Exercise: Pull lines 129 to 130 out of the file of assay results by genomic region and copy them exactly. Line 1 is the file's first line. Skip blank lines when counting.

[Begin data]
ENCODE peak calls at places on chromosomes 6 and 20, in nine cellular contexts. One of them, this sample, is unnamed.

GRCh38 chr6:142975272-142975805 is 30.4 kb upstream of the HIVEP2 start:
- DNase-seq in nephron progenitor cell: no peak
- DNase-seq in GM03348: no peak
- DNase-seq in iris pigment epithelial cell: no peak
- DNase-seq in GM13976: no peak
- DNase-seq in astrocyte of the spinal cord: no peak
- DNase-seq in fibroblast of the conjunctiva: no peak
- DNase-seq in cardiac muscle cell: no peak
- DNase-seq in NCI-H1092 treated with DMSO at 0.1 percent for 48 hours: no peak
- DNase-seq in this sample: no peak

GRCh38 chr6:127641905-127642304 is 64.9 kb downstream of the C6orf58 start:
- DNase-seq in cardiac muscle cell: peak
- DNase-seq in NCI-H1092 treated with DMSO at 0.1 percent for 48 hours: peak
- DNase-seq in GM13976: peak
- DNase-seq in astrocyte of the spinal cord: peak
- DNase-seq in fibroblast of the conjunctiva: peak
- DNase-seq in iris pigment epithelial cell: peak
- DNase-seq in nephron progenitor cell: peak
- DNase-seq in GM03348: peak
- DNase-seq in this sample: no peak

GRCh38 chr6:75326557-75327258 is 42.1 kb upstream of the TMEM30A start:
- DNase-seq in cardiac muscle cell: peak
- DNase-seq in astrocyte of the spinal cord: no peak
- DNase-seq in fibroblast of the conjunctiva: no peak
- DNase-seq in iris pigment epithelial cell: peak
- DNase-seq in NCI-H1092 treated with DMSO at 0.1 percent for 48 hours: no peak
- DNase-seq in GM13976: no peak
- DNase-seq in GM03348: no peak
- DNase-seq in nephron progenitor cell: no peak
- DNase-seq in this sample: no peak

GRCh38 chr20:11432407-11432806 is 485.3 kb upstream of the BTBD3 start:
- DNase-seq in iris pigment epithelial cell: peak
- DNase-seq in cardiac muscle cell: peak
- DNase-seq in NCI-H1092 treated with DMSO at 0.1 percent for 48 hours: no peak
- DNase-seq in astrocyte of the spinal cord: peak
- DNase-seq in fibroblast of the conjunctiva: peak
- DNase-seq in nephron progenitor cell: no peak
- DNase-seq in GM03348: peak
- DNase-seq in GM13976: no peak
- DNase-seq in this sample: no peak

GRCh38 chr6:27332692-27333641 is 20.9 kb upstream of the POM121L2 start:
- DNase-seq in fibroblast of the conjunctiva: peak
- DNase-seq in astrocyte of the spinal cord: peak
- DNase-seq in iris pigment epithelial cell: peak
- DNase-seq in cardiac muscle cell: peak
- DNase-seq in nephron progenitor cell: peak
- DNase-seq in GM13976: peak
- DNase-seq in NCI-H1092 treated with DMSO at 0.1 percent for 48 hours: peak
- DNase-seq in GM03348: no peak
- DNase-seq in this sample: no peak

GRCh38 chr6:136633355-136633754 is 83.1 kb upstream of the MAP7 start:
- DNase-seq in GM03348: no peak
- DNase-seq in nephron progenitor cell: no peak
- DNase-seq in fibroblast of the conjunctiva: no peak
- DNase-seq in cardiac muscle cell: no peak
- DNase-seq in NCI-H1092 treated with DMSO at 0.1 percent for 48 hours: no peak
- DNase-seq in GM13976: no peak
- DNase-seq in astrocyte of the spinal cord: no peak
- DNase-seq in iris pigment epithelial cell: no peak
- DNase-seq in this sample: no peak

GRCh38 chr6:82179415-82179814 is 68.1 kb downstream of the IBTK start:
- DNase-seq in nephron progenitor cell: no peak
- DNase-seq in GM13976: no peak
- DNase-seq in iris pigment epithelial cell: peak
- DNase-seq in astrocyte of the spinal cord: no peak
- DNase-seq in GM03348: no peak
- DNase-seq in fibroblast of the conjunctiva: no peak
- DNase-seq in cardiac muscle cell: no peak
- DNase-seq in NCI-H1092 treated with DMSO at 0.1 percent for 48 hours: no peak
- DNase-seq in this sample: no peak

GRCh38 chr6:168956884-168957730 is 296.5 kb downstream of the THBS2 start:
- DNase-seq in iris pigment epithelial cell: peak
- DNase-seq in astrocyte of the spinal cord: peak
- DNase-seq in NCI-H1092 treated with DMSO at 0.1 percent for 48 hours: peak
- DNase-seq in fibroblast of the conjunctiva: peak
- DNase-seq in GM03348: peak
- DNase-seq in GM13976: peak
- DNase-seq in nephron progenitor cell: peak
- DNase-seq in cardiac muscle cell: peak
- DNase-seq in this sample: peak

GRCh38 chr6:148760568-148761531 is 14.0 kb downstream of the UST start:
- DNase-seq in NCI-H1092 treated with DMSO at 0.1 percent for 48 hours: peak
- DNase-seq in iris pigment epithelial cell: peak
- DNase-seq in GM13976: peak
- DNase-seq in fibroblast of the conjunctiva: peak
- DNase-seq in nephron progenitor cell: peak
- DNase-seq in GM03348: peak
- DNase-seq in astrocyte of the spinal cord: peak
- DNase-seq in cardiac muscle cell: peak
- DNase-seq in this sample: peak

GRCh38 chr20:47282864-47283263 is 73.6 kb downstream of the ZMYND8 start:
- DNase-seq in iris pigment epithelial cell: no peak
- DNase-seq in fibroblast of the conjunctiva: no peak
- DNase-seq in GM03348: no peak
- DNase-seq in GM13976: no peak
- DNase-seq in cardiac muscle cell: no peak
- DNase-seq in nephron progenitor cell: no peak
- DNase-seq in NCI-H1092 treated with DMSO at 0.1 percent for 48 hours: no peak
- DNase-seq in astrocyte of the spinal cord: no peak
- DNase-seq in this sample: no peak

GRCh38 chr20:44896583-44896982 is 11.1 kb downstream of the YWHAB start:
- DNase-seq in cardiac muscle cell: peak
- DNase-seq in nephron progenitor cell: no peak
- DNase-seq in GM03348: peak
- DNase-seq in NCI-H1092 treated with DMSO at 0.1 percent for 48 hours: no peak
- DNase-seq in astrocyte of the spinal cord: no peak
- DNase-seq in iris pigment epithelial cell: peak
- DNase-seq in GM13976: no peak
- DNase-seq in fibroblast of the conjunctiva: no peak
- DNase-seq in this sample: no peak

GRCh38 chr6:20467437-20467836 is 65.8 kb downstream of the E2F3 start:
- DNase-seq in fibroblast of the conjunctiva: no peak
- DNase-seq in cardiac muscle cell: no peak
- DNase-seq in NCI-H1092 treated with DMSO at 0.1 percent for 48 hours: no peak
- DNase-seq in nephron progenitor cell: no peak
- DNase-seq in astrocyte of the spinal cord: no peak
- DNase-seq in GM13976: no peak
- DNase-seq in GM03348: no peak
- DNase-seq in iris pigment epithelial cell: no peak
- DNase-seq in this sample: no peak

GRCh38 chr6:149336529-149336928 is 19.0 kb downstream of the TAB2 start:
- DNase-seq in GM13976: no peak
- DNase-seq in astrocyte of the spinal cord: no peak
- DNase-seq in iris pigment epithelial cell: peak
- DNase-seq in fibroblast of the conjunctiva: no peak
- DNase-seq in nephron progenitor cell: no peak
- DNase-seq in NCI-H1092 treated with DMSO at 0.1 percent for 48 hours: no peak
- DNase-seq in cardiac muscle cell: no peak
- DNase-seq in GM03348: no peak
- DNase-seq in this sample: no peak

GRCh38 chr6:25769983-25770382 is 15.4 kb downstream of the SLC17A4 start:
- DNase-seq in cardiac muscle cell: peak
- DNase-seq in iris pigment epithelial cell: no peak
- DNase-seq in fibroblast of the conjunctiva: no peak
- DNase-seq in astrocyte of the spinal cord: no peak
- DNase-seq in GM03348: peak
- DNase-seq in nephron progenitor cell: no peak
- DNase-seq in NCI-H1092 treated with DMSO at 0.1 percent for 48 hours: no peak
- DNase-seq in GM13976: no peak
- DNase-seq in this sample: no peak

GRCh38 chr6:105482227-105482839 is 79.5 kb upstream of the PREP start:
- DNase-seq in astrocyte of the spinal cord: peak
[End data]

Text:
- DNase-seq in cardiac muscle cell: no peak
- DNase-seq in GM03348: no peak